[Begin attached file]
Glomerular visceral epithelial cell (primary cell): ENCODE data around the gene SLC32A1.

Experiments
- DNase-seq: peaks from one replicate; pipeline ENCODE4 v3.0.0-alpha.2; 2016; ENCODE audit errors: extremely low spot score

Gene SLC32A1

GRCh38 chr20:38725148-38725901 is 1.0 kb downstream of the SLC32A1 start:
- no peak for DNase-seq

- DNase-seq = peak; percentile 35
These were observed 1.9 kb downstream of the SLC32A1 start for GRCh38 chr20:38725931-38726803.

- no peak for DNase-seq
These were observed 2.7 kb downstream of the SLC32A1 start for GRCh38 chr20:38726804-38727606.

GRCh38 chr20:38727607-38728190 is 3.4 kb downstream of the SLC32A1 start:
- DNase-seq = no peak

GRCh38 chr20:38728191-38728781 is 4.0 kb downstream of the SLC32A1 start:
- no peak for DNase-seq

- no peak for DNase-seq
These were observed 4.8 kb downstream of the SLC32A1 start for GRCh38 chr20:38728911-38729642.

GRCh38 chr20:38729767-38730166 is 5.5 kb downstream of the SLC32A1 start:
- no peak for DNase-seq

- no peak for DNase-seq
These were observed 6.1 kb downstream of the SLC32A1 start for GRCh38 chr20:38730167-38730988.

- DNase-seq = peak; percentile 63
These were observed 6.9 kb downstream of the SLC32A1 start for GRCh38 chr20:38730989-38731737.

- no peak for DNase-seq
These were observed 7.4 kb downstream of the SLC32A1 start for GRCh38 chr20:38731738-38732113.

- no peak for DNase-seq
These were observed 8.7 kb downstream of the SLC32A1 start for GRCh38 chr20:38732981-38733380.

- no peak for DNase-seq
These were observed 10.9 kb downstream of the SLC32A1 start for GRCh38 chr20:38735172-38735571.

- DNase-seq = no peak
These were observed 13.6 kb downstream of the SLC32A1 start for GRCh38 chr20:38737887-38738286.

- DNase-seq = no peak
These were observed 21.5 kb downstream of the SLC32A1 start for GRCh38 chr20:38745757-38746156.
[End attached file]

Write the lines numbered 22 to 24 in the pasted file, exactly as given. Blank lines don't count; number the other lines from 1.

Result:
These were observed 6.9 kb downstream of the SLC32A1 start for GRCh38 chr20:38730989-38731737.

- no peak for DNase-seq
These were observed 7.4 kb downstream of the SLC32A1 start for GRCh38 chr20:38731738-38732113.